Spotlight on MJ's lawyers

The legal team of Dr Murray, the doctor who stands accused for possibly causing the death of Michael Jackson, is indeed an odd bunch. Apart from anything else, they look grumpy and sulky too much of the time.

"There's a tall guy with grey hair, often looking remarkably like Arsene Wenger, the saturnine and gloomy ( and awfully over-publicised ) manager of a leading English football team. With all the typical jolliness of an undertaker, he's dealt with one or two witnesses, though not noticeably more successfully than the lead attorney. 

There's a smaller guy with a gleaming head, apparently an experienced local LA lawyer, who matches the others in ineffectiveness, though looking more brisk. Getting nowhere more rapidly isn't necessarily an advantage. They make so many silly, time-wasting objections - the sort of thing a weak lawyer does, not expecting to succeed, but so as to appear hard-working, and to get his name into the transcript on every page.

The prosecutors

The prosecutors, on the other hand, have been excellent - coherent, organised, and calm, especially David Walgren. What a contrast this case has been to the grotesque OJ Simpson courtroom, where a bunch of Prima Donna lawyers performed, while witnesses under-performed.   

Judge Michael Pastor, has been very impressive indeed - affable, polite but firm, keeping excellent control of the situation, and avoiding the sort of grandstanding with which some other judges (such as the animated Ito in the OJ Simpson case) have ruined other cases.

Chernoff, the lead attorney

The lead attorney is Mr Ed Chernoff . He has an unfortunate combination of characteristics - he is both clumsy and boring, and so monotonous that I find myself nodding off to sleep during his arguments or questions. He has an art of missing obviously critical points, while belabouring trivia. He'll start on one meandering question, then abruptly abandon it and start another. He will make a failed challenge, and then try the same challenge again, as though hoping that the judge may have nodded off, and will now make a different ruling on the same point.

He has the air of someone wholly out of his depth, but who doesn't realise how deep the depth actually is. He may know exactly what he is doing and precisely the impression he wishes to create, but often appears bumbling, floundering, and overwhelmed. He keeps all his notes on an IPad, usually in his grasp, but at times looks adrift when looking through the papers at hand.

Though not nationally famous, he's obviously well thought-of in his home town. He's a partner in the Houston firm of Stradley, Chernoff & Alford. Born in 1962, he studied accountancy before taking his law degree. He first worked in the DA's office, and the practice website boasts of his success rate.

"Mr. Chernoff has tried many high-profile cases throughout the United States. He rarely loses," it says. "Mr. Chernoff maintains the record for the quickest acquittal in the Southern District of the United States Courts, when a jury acquitted his client after only 15 minutes of deliberations," and it adds: "Many of his former clients consider him a saviour and a friend." Modesty, of course, is a major fault.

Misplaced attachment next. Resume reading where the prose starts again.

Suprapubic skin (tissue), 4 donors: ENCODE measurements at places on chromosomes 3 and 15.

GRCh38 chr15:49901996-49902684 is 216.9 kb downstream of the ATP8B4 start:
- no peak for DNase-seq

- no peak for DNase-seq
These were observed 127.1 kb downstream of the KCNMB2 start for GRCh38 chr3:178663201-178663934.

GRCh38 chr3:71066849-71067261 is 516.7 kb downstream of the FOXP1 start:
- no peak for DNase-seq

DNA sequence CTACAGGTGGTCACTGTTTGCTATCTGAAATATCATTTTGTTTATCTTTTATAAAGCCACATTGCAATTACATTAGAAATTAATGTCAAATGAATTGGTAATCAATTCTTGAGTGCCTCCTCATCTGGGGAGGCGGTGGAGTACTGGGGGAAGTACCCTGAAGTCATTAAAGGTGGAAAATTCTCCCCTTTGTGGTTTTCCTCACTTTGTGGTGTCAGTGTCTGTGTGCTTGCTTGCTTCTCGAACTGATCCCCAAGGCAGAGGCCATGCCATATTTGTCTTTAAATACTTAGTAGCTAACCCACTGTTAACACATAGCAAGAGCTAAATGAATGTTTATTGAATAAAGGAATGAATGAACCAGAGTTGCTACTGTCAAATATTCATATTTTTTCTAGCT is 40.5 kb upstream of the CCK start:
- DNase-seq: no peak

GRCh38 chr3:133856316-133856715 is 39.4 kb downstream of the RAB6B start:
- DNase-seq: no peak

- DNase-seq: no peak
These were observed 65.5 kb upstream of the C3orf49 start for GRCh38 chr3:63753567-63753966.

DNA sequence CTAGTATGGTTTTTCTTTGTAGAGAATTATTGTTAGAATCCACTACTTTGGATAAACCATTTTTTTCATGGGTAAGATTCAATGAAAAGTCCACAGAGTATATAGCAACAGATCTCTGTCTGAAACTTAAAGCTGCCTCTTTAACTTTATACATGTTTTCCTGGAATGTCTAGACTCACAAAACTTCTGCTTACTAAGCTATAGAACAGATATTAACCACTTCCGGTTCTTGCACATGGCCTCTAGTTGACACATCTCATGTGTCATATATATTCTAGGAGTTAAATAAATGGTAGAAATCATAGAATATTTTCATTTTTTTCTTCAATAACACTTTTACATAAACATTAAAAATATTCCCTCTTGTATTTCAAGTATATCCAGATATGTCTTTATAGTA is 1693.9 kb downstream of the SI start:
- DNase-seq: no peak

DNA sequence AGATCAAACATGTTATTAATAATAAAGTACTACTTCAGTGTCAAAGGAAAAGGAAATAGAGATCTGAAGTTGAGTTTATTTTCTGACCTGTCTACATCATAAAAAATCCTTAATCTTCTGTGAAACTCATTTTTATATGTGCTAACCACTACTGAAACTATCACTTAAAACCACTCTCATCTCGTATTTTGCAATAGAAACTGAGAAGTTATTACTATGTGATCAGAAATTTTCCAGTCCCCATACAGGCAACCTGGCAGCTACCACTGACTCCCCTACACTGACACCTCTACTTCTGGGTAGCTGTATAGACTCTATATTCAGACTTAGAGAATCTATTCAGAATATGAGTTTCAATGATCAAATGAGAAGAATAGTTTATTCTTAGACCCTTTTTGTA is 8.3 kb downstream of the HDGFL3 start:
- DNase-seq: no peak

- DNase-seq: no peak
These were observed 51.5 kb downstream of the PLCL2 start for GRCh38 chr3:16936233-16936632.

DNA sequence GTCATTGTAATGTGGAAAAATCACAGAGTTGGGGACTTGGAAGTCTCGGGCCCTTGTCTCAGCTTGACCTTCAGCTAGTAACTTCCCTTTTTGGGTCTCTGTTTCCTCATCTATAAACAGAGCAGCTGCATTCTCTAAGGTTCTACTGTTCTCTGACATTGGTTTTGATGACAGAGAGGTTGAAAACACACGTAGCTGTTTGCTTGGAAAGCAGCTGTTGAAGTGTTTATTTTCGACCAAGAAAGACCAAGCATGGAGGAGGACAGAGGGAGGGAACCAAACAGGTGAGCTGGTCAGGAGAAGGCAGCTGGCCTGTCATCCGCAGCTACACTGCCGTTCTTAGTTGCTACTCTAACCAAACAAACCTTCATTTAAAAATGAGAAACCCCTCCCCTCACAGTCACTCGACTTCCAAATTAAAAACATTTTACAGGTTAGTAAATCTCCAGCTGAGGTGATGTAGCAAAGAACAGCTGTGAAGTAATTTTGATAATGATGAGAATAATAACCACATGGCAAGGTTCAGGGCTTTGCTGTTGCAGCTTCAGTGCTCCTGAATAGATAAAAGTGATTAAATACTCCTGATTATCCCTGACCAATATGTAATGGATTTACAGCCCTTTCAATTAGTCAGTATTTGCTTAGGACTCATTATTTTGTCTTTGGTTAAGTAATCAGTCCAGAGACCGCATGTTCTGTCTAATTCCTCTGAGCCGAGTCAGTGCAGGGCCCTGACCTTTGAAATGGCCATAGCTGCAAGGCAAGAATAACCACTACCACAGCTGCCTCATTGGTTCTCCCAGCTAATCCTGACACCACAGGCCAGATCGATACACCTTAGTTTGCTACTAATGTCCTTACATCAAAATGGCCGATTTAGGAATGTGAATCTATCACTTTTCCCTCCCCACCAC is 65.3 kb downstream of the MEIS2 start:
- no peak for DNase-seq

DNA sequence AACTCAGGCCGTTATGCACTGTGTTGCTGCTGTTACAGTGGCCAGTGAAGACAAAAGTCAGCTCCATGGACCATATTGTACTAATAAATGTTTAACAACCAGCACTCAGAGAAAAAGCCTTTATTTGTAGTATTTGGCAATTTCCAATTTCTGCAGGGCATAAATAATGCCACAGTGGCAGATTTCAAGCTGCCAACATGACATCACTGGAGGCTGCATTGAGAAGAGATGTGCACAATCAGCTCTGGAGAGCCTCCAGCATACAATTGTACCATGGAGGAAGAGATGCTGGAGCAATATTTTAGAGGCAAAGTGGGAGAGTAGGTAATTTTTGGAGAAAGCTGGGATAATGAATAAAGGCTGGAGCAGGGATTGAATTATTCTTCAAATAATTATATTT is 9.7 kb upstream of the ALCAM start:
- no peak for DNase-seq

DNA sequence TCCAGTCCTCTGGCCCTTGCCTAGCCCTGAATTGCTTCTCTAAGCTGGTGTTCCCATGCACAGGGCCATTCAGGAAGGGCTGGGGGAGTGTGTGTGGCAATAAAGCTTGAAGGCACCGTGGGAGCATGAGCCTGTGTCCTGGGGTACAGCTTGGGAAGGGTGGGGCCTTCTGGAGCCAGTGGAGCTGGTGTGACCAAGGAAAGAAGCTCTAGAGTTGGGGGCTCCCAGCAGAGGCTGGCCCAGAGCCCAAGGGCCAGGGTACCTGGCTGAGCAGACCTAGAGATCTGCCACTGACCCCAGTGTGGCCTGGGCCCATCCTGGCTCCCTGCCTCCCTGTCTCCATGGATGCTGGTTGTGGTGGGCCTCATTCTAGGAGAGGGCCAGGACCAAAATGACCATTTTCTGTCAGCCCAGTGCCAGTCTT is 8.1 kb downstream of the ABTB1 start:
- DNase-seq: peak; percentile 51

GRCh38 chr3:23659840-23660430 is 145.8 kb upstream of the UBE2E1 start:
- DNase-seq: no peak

He seems at times to try word magic, repeating words he wants to register with the jury, like insisting that the initially surprised but very much on-the-ball EMR rescue men were "frozen", as though that might invalidate their devastating evidence. Yet he misspelled Jackson's name (Micheal) on one of his charts.

He's worked closely with Murray since the very early stages of this case, and describes him as a good friend now. Though he was said to have promised to get a high-profile LA lawyer, he’s handling it himself, and reportedly "bristles" when asked what previous big cases he has had, saying: "I've had lesbian knife fights that meant a lot to me, OK? " Touching.

It’s not clear why he seems to have been unable to find a suitable high-level Californian lawyer to take over the case - there were surely many who would be well able to do so, and may have valued the publicity - did they not want to do so? He's said it just didn't work out. Some he didn't like, some wanted more money than Dr Murray could afford. And he seems to have rather wanted this very high profile case for himself. Asked how he will be paid, he admits Murray will be short of cash, saying (according to the LA Times again) that: "He doesn't have a pot and he's running out of pee."

One of his partners was criticised, rightly, by the judge for discussing the case, the witnesses and the strategy, on a major TV show.  

Though so far rather bland in court, he's an interesting character, according to details reported by the LA  Times and others. It's said he developed chest pains while preparing the case, was checked by Dr Murray and after a battery of tests was told the pains were symptoms of anxiety. He had a habit of chewing unlit cigars. .He may be more determined and thorough than he has to be. For instance, though he was given a courtesy licensing to practise law in California, he insisted on taking and passing the very difficult Bar Exam there.

Oh, and I read that he has two sons - named "Fate" and "Chance". Now that can hardly be random, and absolutely has to be significant.

(Professor M.A. Simpson, Health24, October 2011)

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